To the average moviegoer, the name of Basil Rathbone conjures an image of fiction’s most famous detective - Sherlock Holmes. Certainly, of all the actors who have played the Baker Street sleuth, his interpretation was the most definitive.
Yet, for the true aficionado of the cinema, the actor was much more than the personification of Sir Arthur Conan Doyle’s creation. He was also Mr. Murdstone in David Copperfield, Richard III in Tower of London, Louis XI in If I Were King, Tybalt of Romeo and Juliet, Captain Estaban Pasquale in The Mark of Zorro, Sir Guy of Gisbourne from The Adventures of Robin Hood, and, of course, the Son of Frankenstein.
For most of his years in motion pictures, Rathbone was the victim of type-casting. During the 1930s, he was known as the screen’s ultimate villain - constantly in demand by producers to carry out dastardly deeds. Later, he assumed the guise of Sherlock Holmes and his past accomplishments were virtually forgotten. However, the fame that accompanied that role came at a high price: In a twist of fate, the role of a lifetime managed to irrevocably damage Rathbone’s career.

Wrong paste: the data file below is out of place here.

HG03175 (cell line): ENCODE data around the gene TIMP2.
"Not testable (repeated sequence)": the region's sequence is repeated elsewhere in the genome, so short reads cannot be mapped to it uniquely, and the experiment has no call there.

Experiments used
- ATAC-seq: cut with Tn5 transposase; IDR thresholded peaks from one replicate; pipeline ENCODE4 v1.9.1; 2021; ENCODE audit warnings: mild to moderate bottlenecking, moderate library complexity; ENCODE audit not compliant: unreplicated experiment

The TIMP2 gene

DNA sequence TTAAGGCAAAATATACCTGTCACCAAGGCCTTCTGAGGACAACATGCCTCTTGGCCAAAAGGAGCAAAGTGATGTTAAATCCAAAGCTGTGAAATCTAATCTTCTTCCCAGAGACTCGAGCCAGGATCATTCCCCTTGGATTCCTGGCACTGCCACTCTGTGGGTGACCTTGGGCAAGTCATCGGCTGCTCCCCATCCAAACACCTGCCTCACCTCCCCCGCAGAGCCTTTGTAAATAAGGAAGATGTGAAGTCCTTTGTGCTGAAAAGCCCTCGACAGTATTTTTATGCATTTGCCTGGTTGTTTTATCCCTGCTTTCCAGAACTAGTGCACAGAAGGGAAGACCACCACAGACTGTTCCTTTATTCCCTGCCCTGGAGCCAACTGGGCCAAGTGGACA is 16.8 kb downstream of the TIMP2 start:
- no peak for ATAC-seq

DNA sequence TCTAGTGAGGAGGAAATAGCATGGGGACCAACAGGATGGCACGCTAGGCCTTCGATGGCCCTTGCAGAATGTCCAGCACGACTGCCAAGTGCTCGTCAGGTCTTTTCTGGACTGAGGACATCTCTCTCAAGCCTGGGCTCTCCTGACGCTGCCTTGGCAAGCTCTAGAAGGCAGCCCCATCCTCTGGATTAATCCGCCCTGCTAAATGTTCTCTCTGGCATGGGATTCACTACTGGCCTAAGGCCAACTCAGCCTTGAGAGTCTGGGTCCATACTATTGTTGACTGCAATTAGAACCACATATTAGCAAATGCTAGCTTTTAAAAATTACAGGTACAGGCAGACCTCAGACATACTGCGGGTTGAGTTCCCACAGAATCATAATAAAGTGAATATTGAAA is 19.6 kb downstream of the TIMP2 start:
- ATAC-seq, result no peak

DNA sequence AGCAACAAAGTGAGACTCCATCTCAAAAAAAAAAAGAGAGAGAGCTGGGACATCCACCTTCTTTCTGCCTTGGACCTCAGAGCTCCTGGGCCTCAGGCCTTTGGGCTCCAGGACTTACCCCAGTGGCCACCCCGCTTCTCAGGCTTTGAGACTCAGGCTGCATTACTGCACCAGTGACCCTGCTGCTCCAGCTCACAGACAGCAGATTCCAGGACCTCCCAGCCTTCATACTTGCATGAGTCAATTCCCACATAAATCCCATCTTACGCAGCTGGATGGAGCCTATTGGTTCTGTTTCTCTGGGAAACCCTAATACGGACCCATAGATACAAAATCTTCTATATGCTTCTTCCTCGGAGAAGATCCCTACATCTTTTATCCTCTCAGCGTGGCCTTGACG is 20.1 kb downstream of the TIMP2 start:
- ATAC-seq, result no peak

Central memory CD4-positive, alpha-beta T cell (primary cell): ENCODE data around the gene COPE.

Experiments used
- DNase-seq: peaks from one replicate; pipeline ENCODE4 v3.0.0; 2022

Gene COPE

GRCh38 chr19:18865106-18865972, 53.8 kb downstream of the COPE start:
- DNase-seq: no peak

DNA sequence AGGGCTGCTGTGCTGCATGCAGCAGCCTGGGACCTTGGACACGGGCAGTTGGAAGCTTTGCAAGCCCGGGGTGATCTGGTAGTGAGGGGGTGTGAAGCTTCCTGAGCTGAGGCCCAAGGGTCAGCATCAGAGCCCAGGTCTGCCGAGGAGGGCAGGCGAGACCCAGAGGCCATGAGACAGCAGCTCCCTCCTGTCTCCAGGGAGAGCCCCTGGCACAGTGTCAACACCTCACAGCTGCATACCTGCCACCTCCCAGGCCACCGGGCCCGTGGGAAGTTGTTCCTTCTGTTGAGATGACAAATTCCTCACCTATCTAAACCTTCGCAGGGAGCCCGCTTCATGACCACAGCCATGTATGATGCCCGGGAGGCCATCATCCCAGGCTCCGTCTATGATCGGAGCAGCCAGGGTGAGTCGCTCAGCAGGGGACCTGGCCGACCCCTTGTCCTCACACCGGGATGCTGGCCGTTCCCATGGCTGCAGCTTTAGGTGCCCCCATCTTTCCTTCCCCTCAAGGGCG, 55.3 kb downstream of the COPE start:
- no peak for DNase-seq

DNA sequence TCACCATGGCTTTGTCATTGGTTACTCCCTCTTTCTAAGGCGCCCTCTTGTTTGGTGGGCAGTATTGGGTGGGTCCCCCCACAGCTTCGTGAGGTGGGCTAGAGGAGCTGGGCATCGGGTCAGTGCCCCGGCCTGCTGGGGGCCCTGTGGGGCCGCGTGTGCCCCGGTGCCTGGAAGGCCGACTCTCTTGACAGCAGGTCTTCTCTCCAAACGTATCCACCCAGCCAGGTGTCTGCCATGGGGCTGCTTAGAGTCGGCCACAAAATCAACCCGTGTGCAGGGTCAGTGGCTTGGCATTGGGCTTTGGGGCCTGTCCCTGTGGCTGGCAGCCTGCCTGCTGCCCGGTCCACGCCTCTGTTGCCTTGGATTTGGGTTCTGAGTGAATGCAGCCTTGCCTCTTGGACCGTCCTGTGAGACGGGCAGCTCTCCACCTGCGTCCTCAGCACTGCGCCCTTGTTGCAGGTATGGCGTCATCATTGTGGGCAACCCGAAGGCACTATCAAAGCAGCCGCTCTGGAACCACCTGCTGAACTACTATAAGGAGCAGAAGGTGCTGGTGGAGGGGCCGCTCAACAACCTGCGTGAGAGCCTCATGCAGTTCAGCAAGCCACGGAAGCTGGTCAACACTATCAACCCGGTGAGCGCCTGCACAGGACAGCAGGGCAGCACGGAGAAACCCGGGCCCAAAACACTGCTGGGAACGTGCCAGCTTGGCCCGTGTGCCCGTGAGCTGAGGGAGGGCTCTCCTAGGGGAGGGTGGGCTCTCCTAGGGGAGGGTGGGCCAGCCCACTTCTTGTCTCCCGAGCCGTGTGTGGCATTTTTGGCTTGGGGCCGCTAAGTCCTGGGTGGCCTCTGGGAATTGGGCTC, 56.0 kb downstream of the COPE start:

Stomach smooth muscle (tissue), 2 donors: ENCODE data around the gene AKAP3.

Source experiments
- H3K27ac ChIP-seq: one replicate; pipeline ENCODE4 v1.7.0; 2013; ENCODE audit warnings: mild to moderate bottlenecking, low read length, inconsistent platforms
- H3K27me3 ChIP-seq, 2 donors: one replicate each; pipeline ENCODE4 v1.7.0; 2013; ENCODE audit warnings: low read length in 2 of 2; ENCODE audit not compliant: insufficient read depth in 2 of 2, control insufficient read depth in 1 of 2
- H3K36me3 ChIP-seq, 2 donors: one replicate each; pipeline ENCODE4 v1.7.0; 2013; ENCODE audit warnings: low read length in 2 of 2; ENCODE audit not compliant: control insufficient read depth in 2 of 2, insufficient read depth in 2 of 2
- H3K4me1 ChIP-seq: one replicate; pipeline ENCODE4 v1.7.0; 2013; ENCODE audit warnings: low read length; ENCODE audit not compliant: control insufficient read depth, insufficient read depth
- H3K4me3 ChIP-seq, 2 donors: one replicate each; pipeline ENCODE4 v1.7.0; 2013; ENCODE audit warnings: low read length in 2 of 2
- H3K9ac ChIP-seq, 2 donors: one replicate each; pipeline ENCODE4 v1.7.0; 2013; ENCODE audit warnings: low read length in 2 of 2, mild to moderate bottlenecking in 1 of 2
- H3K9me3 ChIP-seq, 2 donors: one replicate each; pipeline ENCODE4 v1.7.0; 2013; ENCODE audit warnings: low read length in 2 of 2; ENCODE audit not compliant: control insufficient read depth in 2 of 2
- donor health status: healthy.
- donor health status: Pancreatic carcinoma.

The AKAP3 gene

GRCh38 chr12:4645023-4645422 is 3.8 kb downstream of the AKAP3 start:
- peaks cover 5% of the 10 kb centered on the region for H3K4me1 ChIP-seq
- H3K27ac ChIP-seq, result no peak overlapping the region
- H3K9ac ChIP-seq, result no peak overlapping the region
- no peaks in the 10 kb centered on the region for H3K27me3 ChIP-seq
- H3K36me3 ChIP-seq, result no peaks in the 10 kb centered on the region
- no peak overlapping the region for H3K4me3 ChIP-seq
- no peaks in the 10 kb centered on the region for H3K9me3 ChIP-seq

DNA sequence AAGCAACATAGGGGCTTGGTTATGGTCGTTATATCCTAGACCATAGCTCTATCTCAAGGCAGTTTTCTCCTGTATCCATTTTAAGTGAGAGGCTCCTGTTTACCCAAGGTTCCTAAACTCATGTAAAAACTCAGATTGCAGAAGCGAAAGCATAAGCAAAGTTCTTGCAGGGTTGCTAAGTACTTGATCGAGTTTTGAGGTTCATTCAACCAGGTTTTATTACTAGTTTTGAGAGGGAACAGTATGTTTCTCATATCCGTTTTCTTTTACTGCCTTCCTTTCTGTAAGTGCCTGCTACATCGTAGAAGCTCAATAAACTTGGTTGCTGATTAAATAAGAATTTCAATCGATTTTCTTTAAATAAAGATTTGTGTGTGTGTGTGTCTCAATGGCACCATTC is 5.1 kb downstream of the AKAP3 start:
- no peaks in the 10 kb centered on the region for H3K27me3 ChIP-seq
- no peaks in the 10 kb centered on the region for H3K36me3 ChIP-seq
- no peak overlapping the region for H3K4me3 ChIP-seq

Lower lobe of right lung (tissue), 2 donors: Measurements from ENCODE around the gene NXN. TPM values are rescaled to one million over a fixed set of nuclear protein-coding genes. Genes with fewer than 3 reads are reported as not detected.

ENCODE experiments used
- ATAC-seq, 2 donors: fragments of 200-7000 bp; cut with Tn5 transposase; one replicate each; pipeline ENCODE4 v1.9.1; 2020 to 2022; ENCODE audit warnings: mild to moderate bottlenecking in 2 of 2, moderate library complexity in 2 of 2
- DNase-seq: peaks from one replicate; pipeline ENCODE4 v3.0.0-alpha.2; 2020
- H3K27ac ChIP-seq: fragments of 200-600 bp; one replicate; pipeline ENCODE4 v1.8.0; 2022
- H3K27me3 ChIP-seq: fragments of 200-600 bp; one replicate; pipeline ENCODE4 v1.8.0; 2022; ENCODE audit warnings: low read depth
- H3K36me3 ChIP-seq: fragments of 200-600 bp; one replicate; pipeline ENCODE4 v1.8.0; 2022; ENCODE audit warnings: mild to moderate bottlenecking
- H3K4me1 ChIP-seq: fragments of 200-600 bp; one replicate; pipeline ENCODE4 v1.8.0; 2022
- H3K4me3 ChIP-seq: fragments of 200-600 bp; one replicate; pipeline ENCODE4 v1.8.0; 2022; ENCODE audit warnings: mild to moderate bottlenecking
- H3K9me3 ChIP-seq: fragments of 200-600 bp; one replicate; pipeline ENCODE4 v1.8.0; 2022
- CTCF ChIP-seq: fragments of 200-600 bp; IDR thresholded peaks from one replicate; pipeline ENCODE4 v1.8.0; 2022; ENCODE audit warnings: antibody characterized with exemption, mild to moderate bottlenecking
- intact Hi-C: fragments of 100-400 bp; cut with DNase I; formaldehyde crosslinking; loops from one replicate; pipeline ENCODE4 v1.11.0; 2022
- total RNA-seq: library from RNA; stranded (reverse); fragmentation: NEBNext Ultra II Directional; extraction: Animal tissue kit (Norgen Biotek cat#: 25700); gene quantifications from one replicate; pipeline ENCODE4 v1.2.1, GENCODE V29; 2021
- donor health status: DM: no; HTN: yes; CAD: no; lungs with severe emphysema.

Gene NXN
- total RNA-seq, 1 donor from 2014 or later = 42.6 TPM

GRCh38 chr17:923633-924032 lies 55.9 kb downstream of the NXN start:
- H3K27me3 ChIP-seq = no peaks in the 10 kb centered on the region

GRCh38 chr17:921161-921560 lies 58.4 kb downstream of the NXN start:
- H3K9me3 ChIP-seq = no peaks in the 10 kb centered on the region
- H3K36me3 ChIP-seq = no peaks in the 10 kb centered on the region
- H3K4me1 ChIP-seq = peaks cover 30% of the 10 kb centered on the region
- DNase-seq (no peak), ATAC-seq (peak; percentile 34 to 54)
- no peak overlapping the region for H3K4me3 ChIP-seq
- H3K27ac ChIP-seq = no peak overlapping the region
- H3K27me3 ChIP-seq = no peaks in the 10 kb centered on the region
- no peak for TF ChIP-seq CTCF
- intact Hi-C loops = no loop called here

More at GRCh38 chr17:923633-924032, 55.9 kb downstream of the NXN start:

Michael B. Druxman’s Rathbone joins the actor near the end of his life while, because of his troubled financial condition, he is working on still another less than memorable film. The play delves into Rathbone’s dark side, exploring his relationships with his first wife, the son he virtually abandoned, and Ouida, the divisive woman to whom he was married for over 40 years, yet perhaps never really knew.